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Re: LT15 wide vs LT15?
« Reply #1 on: January 05, 2017, 08:07:35 pm »
I not sure where to start.  These two machines you speak of are the heart of my operation and the idea you have is what I'm working on as we speak.  After a few conversations with Woodmizer and the BossMann here is the route I'm taking.  Dave gave me a quote for another traveling head like the Lt15 wide and I am going to retrofit my mp100 into it.  The head is about $1000 with rollers.  And I'm pretty sure at the same time I can split the machine and make it work to a lot wider degree, TBD.  I have a local fabricating nut, we all have them who will do all the real work.  I'm a "point and wish it would" person when welding is involved.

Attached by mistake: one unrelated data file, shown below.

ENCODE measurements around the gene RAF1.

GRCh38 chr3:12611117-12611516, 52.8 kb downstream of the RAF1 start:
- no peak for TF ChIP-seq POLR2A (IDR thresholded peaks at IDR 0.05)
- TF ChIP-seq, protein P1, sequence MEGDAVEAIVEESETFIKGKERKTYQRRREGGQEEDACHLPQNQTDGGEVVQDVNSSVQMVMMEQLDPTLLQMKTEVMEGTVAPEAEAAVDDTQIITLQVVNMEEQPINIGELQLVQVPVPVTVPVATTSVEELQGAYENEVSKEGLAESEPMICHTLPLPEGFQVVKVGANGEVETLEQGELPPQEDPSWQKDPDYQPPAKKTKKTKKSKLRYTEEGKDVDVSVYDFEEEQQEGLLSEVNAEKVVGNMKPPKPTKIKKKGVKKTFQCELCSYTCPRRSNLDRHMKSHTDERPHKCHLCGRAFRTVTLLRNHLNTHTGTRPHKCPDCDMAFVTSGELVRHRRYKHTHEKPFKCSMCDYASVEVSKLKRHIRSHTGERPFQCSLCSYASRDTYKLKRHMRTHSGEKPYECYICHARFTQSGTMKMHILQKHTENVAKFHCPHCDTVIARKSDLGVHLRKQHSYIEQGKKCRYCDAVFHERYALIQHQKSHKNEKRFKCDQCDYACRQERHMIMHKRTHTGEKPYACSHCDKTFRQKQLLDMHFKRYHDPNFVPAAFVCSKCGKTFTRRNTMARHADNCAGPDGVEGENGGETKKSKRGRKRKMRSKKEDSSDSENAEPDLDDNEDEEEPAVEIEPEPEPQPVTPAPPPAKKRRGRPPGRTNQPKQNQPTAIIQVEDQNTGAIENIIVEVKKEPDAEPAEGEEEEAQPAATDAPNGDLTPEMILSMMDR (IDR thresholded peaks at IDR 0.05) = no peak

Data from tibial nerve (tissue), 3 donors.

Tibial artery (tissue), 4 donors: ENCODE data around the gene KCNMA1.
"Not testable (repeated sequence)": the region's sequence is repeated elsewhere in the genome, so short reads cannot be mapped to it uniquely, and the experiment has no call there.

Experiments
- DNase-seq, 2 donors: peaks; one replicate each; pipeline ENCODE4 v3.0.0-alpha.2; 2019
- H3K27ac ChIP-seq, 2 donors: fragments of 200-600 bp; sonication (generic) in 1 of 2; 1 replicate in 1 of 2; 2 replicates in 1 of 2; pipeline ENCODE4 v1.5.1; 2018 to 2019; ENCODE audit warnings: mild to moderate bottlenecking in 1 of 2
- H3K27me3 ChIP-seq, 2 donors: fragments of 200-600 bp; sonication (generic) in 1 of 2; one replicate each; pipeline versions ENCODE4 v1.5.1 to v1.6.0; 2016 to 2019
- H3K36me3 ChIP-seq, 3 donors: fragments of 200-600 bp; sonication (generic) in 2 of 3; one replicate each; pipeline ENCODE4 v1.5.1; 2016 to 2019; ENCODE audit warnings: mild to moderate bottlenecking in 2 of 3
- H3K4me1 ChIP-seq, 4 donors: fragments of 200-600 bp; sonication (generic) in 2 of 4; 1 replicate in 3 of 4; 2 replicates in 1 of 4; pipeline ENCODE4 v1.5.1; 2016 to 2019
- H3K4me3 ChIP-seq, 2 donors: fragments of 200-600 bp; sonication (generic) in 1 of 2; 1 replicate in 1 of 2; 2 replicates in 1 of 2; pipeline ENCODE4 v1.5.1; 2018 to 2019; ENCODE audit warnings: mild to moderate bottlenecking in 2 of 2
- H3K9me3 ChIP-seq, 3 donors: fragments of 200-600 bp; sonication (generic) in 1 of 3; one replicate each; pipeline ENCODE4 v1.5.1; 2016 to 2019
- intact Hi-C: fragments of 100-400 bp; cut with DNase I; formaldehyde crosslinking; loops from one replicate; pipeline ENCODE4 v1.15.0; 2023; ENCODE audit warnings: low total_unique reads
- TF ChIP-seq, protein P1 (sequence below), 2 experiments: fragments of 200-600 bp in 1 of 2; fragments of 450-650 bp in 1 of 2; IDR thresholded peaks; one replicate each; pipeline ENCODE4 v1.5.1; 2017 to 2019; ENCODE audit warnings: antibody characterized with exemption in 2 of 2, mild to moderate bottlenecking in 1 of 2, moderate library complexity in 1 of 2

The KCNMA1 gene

When I got the mill I order two extra tracks so I could nest the machines out of the way when necessary.  I plan on adding length to go out to 64'.  And here is the next move, I also ordered from metalmizer the heads that, when fixtured properly, will allow me to turn the band mill blade 90deg.  You know why.  The most affordable big safe cut-off saw ever, perfectly square to my logs.  Granted my depth of cut is about 10.25", but it might be enough.  And what is the next big dream.  If the cut off saw works, buying another lt15 wide with much bigger wheels and making a dedicated chop saw that will do 24".  Why, my work needs to be accurate, repeatable and with little to no tear-out like a chain saw would do.  I will be working with much of the natural edge in tact. Ultimately then, I will have lined up on the track a saw mill then molder then cut-off saw.  The hope being the log will then push along the length on nylon tracks using air to lift when required.